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Taxon  Report  
Lilium pardalinum  Kellogg  ssp. pitkinense  (Beane & Vollmer) M. W. Skinner
Pitkin marsh lily
Lilium pardalinum ssp. pitkinense is a perennial herb (bulb) that is native to California, and endemic (limited) to California.
also called Lilium pitkinense
California Rare Plant Rank: 1B.1 (rare, threatened, or endangered in CA and elsewhere).
State of California status: Endangered. Federal status: Endangered.
Siskiyou Del Norte Modoc Humboldt Shasta Lassen Trinity Plumas Tehama Butte Mendocino Glenn Sierra Yuba Lake Nevada Colusa Placer Sutter El Dorado Yolo Alpine Napa Sonoma Sacramento Mono Amador Solano Calaveras Tuolumne San Joaquin Marin Contra Costa Alameda Santa Cruz Mariposa Madera San Francisco San Mateo Merced Fresno Stanislaus Santa Clara Inyo San Benito Tulare Kings Monterey San Bernardino San Luis Obispo Kern Santa Barbara Ventura Los Angeles Riverside Orange San Diego Imperial
Observation Search
~6 records in California
yellowone or more occurrences
within a 7.5-minute quadrangle
DJJJASONAFMM

Bloom Period
Parent: Lilium pardalinum
Genus: Lilium
Family: Liliaceae  
Category: angiosperm  
PLANTS group:Monocot
Jepson eFlora section: monocot

Wetlands: Occurs usually in wetlands, occasionally in non wetlands

Habitat: freshwater-marsh

Communities: Freshwater Wetlands, Foothill Woodland, wetland-riparian

Name Status:
Accepted by JEF + CNPS + PLANTS

Alternate Names:
JEF + CNPS + PLANTSLilium pitkinense
Information about  Lilium pardalinum ssp. pitkinense from other sources
Nursery availability from CNPLX
This plant is available commercially.
Jepson eFlora

USDA PLANTS Profile (LIPAP5)

Photos on Calflora

Photos on CalPhotos

Google Images

Photos on iNaturalist

ID Tips on PlantID.net

[wildlife.ca.gov] Endangered, Description, Habitat, Threats: Pitkin Marsh lily is a California endangered plant species, which means that killing or possession of plants collected from the wild is prohibited by the California Endangered Species Act (CESA). Pitkin Marsh lily is a perennial herb that grows three to six feet tall with large flowers that are red on the outside and become yellow with maroon dots at the center. It flowers from June to July and is distinguished from the subspecies L. pardalinum ssp. pardalinum by its shorter petals and anthers. Pitkin Marsh lily only grows in permanently saturated, sandy soils at the edges of marsh wetlands and riparian habitat. Pitkin Marsh lily is also listed as endangered under the federal Endangered Species Act(opens in new tab). When Pitkin marsh lily was federally listed in 1997, it was known to exist at three occurrences in two marshes in Sonoma County, both of which were privately owned. At the time of the U.S. Fish and Wildlife Service?s 5-Year Review (PDF)(opens in new tab) conducted in 2009, only one of these occurrences was confirmed to exist. This occurrence is under a 19-acre conservation easement held by CDFW, and is managed by a local chapter of the California Native Plant Society. The other two occurrences are located on a privately owned marsh that has not been surveyed since 2001 when the occurrences were last confirmed. A portion of the marsh is owned by the Sonoma Land Trust, which provides a buffer to impacts from development. The largest threat to the survival of Pitkin Marsh lily is loss and disturbance of habitat resulting from nearby residential development. Even if development does not directly affect occupied habitat, it could cause changes in hydrology and enable encroachment by invasive species. Monitoring of the portion of the marsh owned by the Sonoma Land Trust indicates that it is becoming drier. Developing rural residences, driveways, and agricultural operations such as vineyards could also lead to increases in runoff, nutrient loading, erosion, sedimentation, and changes in soil pH. Although trampling and grazing were previously noted as potential threats, grazing has been removed from the immediate areas surrounding the plant and removing the grazers may have facilitated the establishment of invasive plants. Additional threats include hybridization with other lily species, the inability to self-pollinate, competition with invasive species, and global climate change. (contributed by Mary Ann Machi)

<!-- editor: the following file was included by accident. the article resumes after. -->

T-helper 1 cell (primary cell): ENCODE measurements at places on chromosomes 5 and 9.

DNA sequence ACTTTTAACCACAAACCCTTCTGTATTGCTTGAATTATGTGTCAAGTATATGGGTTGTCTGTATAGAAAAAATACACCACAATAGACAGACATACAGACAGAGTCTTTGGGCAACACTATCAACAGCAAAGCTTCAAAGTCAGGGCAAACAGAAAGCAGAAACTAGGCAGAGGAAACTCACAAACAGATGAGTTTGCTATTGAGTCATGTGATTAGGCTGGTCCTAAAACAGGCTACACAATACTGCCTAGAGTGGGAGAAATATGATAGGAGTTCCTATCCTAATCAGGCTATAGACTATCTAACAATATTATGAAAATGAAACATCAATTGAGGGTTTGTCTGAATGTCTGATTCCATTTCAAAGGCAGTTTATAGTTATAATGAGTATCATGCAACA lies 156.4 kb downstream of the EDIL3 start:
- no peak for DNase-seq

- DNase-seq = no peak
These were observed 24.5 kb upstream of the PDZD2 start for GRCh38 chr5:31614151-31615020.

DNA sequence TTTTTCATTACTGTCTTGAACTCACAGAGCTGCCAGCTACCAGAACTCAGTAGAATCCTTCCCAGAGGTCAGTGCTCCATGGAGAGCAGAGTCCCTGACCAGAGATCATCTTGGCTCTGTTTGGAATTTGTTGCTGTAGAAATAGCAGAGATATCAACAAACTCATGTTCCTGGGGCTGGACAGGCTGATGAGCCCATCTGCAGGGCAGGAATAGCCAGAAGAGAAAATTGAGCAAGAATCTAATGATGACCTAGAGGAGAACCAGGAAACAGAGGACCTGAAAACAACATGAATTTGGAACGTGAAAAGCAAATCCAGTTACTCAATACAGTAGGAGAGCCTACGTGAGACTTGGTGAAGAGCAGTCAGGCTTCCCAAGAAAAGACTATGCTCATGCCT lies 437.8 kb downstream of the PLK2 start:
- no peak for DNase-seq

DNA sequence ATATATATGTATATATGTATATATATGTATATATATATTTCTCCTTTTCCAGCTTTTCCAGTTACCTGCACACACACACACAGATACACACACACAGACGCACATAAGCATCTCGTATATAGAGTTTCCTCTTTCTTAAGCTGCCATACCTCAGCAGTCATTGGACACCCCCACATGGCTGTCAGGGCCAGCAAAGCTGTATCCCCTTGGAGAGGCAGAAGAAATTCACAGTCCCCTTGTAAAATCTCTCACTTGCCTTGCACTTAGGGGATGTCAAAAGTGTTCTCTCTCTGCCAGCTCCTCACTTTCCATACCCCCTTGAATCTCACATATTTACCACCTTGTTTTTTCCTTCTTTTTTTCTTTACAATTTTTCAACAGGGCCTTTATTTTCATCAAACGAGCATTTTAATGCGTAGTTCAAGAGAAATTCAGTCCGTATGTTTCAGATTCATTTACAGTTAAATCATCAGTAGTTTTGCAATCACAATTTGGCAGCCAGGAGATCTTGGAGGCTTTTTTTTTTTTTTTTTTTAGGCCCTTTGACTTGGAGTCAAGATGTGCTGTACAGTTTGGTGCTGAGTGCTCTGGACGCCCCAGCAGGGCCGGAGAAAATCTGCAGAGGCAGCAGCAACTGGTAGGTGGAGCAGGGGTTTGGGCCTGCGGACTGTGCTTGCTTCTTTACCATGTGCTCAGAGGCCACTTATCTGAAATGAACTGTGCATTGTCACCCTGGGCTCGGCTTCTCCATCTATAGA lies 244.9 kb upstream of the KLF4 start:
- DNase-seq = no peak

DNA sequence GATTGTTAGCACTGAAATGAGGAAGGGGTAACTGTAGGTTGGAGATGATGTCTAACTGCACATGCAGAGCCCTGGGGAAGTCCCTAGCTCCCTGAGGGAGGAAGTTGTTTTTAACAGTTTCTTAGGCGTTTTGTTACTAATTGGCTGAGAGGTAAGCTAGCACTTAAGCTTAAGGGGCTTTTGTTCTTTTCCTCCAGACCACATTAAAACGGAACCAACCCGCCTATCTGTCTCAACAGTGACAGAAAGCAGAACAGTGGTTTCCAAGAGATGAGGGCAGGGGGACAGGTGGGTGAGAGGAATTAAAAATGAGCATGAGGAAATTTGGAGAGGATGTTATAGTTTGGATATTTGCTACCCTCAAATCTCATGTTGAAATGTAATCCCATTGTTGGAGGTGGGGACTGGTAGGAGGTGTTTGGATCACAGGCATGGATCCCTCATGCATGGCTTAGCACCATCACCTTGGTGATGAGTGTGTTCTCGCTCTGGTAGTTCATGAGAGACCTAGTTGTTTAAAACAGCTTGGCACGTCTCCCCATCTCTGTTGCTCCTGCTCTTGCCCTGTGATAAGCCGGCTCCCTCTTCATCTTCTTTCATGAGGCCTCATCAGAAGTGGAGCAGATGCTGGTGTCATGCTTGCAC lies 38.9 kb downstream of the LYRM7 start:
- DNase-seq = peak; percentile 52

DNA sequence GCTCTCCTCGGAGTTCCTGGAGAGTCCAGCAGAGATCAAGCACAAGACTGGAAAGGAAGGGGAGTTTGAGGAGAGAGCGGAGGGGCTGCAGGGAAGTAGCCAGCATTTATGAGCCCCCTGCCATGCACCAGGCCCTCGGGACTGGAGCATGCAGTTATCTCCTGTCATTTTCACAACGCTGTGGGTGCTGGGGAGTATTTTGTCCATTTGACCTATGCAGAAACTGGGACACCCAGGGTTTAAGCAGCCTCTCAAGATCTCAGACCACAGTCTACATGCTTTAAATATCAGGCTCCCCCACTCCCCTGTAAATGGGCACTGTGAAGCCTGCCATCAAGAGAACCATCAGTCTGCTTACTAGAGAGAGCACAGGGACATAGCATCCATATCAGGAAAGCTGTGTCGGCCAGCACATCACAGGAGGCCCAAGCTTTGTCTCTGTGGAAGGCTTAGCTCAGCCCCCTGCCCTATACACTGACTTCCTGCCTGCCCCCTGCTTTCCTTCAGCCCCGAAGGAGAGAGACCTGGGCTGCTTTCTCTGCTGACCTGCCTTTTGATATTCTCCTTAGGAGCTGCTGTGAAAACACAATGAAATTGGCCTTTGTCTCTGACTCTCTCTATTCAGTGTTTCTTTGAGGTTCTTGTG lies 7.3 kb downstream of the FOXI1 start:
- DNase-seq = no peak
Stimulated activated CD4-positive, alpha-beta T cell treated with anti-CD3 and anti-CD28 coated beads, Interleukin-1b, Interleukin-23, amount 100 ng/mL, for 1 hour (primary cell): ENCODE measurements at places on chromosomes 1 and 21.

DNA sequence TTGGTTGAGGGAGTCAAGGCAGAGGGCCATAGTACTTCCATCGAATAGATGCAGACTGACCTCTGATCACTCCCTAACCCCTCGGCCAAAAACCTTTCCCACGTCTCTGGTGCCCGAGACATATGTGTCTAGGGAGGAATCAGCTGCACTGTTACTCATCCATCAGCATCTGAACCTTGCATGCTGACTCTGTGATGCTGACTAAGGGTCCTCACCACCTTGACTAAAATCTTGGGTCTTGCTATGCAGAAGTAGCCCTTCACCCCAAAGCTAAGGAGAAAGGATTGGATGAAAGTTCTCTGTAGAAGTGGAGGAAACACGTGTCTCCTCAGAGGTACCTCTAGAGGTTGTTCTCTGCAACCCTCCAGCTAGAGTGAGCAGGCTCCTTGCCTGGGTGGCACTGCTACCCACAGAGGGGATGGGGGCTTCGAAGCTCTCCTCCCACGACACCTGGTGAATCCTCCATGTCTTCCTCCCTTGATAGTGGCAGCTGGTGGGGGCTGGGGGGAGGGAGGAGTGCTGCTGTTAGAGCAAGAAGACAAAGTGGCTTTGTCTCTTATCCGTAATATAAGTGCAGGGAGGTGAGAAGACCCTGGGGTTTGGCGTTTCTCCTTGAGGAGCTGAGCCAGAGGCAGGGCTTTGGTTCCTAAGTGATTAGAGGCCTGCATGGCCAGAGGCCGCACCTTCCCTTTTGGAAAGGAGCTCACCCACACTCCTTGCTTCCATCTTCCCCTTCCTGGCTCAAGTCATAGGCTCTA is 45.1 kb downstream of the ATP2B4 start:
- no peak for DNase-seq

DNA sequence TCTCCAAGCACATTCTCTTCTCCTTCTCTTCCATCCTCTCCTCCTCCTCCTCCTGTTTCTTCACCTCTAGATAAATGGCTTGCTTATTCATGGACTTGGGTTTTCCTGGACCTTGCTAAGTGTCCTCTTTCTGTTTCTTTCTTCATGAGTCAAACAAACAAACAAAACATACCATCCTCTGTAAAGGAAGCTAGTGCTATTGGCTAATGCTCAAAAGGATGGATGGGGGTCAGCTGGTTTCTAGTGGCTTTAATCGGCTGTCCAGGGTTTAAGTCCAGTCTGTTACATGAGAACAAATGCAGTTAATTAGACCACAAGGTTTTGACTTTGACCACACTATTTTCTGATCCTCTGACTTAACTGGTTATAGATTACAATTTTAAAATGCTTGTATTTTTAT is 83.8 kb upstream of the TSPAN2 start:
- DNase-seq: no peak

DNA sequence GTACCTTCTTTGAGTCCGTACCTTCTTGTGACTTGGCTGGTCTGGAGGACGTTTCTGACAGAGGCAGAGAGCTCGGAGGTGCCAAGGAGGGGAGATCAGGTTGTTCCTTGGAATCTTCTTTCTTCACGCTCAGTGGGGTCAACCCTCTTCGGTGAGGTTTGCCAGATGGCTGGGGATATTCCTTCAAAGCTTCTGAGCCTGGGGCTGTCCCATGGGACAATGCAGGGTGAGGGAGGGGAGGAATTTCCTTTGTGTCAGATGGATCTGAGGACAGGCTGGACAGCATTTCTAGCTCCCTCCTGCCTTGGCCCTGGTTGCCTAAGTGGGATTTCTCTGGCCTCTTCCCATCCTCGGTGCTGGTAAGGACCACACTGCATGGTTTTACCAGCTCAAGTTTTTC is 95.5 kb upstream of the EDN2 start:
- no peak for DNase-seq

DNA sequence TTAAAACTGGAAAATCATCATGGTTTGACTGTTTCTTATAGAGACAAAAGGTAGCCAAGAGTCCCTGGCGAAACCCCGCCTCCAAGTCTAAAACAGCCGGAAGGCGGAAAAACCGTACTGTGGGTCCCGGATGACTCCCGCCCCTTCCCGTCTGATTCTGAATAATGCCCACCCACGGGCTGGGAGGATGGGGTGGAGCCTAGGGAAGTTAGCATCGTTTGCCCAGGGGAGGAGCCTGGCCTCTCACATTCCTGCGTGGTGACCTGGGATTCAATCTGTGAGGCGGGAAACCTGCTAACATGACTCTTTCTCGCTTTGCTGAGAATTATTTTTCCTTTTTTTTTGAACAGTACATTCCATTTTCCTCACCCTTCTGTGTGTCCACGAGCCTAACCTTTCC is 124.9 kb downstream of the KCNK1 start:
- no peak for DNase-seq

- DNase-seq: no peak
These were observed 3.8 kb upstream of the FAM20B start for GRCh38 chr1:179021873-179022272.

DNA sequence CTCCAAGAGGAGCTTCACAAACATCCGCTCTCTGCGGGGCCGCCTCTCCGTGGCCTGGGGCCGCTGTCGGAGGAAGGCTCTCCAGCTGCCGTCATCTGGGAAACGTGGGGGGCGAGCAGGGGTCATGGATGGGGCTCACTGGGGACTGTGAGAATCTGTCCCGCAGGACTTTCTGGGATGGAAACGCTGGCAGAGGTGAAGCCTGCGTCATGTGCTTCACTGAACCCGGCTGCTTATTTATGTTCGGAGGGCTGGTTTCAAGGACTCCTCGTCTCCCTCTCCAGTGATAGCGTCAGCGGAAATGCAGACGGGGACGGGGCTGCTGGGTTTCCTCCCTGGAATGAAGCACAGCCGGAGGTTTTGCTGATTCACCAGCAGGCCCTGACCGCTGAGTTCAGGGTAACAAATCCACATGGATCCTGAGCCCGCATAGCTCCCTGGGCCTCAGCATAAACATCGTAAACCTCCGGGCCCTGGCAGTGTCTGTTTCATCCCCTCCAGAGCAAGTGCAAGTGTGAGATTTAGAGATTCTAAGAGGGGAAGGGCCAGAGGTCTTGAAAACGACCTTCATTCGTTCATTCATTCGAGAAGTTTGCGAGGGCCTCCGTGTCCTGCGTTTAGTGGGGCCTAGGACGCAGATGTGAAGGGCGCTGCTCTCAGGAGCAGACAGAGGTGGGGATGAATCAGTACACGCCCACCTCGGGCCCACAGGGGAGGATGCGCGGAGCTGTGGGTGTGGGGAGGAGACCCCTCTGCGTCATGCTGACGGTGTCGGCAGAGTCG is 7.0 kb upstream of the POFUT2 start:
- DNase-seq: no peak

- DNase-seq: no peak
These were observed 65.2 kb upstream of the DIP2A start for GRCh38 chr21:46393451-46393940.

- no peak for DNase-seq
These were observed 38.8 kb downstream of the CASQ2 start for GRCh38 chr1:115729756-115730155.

Suggested Citation
Calflora: Information on California plants for education, research and conservation, with data contributed by public and private institutions and individuals. [web application]. 2024. Berkeley, California: The Calflora Database [a non-profit organization]. Available: https://www.calflora.org/   (Accessed: 04/13/2024).